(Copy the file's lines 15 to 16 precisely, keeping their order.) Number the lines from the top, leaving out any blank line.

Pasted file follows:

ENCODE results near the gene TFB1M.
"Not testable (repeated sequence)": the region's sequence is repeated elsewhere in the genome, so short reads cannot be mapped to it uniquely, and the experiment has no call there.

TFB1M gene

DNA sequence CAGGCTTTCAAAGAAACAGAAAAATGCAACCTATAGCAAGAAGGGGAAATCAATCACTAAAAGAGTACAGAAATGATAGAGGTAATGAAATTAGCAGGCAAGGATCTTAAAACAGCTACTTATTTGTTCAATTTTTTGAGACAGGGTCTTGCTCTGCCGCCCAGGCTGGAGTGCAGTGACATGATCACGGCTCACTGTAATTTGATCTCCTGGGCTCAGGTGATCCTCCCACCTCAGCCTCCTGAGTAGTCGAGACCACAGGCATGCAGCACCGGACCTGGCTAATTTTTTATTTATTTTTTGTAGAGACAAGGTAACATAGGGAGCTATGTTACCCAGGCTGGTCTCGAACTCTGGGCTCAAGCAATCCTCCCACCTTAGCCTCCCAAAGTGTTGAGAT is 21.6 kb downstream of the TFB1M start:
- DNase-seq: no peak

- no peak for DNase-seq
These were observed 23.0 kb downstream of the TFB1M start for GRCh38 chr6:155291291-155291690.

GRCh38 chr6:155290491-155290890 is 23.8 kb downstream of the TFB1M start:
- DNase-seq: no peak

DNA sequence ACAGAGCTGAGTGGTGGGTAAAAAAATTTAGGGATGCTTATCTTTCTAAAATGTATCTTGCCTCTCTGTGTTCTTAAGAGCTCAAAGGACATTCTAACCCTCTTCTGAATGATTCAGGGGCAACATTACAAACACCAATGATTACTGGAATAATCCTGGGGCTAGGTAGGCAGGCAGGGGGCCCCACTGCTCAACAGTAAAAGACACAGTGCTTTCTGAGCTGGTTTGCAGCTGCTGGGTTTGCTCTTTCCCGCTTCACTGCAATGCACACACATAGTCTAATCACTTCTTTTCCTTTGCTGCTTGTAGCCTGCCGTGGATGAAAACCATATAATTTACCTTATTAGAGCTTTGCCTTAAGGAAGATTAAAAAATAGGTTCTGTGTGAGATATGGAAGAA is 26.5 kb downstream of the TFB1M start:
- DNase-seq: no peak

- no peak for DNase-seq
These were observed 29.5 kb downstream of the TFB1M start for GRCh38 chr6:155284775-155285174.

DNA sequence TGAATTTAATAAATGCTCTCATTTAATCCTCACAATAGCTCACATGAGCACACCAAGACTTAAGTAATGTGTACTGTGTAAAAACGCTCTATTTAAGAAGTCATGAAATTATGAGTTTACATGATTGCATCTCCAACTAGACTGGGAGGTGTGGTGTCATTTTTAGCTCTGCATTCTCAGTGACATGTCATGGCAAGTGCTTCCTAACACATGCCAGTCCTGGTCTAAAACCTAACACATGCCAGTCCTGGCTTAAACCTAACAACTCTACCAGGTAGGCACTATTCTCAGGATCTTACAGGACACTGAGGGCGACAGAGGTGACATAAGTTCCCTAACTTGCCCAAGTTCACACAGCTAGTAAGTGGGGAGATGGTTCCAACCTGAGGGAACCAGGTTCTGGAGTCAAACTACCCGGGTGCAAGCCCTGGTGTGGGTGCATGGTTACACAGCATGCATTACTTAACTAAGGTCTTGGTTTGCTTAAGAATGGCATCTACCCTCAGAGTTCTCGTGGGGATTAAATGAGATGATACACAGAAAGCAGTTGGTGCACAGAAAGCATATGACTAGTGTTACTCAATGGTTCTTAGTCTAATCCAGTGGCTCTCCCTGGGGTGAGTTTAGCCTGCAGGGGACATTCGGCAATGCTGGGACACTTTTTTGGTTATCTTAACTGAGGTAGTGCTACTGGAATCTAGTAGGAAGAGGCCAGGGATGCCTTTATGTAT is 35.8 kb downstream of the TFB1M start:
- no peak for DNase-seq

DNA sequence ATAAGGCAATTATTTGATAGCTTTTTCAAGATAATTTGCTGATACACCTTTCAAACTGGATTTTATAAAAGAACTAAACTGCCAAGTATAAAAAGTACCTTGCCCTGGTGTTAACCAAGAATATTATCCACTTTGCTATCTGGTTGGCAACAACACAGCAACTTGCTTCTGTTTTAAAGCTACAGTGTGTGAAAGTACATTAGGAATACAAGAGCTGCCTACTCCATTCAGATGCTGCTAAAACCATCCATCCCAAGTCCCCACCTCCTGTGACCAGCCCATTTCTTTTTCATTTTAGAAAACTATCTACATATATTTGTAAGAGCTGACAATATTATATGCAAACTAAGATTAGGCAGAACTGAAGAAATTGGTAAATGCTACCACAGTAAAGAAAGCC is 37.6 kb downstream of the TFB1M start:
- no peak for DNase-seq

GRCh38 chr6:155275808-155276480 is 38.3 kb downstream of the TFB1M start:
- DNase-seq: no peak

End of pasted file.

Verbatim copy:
- no peak for DNase-seq

DNA sequence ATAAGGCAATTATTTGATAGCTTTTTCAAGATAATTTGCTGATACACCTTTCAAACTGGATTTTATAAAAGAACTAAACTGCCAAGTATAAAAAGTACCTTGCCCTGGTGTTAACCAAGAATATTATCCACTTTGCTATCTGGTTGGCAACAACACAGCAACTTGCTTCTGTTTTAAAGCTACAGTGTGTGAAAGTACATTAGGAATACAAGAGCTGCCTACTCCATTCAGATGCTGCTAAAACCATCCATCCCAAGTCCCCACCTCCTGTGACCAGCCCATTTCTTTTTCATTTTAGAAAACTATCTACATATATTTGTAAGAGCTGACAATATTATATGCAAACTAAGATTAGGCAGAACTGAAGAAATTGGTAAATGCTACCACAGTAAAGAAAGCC is 37.6 kb downstream of the TFB1M start: